Doing Good or Doing Well? Image Motivation and Monetary Incentives in Behaving Prosocially
Anat Bracha and
Stephan Meier ()
American Economic Review, 2009, vol. 99, issue 1, pages 544-55
This paper experimentally examines image motivation--the desire to be liked and well regarded by others--as a driver in prosocial behavior (doing good), and asks whether extrinsic monetary incentives (doing well) have a detrimental effect on prosocial behavior due to crowding out of image motivation. Using the unique property of image motivation--its dependency on visibility--we show that image is indeed an important part of the motivation to behave prosocially, and that extrinsic incentives crowd out image motivation. Therefore, monetary incentives are more likely to be counterproductive for public prosocial activities than for private ones. (JEL D64, L31, Z13)
JEL-codes: D64 L31 Z13 (search for similar items in EconPapers)
Note: DOI: 10.1257/aer.99.1.544
References: Add references at CitEc
Citations View citations in EconPapers (143) Track citations by RSS feed
Downloads: (external link)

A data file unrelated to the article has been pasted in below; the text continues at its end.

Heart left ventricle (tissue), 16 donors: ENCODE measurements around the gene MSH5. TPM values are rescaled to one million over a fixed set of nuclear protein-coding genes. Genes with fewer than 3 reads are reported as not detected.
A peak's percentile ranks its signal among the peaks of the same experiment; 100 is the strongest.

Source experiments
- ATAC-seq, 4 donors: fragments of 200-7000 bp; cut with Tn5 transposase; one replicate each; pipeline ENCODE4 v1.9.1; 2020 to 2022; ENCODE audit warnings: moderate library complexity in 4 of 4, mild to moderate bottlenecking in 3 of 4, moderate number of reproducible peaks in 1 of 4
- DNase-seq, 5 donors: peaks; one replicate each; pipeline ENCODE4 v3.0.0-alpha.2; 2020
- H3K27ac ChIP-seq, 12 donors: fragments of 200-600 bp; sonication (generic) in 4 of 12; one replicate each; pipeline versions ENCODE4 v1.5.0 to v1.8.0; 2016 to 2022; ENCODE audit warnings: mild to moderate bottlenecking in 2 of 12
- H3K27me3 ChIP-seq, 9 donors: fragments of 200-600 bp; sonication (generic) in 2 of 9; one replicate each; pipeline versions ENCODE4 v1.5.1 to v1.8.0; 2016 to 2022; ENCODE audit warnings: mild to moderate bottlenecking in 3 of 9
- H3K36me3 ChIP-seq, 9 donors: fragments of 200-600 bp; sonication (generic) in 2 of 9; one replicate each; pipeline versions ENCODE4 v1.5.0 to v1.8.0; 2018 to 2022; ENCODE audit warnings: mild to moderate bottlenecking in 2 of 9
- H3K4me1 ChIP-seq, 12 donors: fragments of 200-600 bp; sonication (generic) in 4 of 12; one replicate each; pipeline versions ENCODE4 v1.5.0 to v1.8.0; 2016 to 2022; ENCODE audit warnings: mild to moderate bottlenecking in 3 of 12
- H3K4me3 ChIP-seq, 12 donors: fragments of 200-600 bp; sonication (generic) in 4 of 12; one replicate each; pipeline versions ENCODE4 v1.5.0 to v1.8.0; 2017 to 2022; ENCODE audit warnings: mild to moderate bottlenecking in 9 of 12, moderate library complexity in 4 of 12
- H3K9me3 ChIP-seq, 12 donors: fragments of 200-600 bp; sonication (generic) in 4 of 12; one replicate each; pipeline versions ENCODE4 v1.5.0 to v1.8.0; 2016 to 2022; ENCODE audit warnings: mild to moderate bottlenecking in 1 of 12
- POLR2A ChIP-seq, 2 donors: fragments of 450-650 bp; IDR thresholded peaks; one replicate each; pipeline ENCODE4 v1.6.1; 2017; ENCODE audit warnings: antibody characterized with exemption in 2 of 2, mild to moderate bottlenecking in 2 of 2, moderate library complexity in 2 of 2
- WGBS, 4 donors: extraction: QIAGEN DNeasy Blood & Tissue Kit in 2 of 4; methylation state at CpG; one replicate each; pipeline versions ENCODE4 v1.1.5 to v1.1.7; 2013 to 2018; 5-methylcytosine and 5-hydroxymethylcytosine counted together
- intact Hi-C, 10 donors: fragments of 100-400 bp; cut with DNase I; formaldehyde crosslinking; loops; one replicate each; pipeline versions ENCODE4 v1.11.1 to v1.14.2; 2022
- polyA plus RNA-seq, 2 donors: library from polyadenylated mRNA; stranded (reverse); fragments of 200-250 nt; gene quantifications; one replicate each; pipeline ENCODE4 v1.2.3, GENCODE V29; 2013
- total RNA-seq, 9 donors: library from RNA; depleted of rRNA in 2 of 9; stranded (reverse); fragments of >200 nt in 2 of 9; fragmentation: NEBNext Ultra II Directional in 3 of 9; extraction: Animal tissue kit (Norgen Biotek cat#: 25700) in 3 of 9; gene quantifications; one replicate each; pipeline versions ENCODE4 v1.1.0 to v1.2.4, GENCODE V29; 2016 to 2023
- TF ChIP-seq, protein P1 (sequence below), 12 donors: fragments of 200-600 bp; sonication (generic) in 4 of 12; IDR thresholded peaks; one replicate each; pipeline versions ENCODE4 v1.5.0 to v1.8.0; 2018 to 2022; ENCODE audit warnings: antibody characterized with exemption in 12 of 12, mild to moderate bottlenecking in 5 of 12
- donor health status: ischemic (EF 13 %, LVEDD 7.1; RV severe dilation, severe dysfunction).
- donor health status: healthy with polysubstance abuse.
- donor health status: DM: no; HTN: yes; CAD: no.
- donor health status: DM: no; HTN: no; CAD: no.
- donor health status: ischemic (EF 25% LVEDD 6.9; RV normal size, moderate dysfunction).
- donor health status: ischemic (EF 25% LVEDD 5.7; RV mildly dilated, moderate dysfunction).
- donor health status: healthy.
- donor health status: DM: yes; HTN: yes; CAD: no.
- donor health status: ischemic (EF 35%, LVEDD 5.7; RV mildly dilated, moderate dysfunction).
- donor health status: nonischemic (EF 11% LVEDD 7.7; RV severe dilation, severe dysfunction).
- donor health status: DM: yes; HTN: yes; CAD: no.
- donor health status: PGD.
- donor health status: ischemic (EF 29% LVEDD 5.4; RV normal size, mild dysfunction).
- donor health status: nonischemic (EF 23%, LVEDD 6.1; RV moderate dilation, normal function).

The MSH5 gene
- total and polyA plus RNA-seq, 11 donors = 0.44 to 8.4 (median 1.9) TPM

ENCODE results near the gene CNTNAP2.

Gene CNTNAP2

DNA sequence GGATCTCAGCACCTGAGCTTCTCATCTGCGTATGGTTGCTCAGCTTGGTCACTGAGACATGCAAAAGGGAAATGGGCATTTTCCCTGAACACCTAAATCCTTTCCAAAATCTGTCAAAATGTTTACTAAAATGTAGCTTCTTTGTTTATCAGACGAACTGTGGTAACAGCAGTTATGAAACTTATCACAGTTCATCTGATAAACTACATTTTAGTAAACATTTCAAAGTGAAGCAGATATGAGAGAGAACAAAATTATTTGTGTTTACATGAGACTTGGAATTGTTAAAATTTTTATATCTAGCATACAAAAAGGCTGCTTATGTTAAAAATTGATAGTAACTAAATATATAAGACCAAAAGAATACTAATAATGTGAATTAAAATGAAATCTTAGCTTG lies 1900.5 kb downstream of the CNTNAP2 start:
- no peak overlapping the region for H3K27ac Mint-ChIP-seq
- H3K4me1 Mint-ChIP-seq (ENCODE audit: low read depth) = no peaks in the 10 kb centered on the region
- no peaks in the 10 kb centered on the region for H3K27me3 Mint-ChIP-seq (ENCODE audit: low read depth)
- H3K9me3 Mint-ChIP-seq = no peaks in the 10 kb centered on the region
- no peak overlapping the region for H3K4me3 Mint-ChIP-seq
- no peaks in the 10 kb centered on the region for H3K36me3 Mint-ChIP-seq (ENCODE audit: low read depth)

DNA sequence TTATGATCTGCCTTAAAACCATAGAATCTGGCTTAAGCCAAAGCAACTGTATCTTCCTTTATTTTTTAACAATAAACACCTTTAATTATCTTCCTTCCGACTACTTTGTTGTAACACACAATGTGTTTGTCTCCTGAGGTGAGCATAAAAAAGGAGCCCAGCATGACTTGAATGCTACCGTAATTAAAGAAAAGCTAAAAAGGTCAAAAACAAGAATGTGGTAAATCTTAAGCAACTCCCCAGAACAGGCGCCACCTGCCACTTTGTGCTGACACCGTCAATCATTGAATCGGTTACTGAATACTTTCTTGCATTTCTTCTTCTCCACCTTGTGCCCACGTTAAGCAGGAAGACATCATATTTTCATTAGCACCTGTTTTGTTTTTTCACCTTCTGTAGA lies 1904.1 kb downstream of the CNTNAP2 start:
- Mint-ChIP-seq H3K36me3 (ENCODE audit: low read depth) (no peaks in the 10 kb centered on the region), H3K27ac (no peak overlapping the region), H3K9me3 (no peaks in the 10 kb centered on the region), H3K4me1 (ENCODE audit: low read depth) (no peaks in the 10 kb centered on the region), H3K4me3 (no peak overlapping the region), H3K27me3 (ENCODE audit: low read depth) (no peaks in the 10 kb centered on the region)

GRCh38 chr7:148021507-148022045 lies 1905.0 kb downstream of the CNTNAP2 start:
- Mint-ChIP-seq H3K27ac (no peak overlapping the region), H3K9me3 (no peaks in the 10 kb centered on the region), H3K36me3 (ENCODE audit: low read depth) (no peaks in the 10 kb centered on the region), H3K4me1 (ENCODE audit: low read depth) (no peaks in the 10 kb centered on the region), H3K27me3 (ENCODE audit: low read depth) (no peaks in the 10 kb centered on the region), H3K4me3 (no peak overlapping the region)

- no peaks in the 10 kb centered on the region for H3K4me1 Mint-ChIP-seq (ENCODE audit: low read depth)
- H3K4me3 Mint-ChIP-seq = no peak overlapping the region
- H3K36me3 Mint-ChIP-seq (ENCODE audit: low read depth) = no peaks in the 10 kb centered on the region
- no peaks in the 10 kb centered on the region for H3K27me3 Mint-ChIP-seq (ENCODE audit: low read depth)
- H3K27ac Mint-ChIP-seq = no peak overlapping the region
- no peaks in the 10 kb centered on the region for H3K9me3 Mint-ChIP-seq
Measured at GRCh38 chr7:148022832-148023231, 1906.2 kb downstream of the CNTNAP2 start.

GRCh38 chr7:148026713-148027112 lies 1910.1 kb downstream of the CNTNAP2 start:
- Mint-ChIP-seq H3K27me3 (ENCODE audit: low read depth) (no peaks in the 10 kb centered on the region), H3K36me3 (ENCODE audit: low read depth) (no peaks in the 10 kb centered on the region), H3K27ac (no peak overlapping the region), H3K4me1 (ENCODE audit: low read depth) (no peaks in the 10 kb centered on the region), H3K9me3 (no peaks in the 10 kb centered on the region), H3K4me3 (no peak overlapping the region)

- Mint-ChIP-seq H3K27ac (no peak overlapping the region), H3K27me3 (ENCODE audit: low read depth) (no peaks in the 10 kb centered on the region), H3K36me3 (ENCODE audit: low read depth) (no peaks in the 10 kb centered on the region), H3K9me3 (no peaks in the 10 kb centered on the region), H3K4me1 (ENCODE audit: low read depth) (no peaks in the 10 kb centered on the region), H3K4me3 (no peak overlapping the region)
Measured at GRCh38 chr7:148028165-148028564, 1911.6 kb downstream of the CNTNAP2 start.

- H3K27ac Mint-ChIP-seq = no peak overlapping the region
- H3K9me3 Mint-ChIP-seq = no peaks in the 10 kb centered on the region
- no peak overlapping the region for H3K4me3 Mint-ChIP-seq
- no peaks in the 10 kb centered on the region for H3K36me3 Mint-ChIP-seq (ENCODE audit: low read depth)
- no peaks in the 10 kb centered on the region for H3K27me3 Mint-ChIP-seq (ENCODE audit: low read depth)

Access to full text is restricted to AEA members and institutional subscribers.
Working Paper: Doing good or doing well? Image motivation and monetary incentives in behaving prosocially (2007)
Working Paper: Doing Good or Doing Well? Image Motivation and Monetary Incentives in Behaving Prosocially (2007)
This item may be available elsewhere in EconPapers: Search for items with the same title.
Export reference: BibTeX
RIS (EndNote, ProCite, RefMan)
Persistent link: http://EconPapers.repec.org/RePEc:aea:aecrev:v:99:y:2009:i:1:p:544-55
Ordering information: This journal article can be ordered from
Access Statistics for this article
American Economic Review is currently edited by Pinelopi Koujianou Goldberg
More articles in American Economic Review from American Economic Association
Contact information at EDIRC.
Series data maintained by Jane Voros ().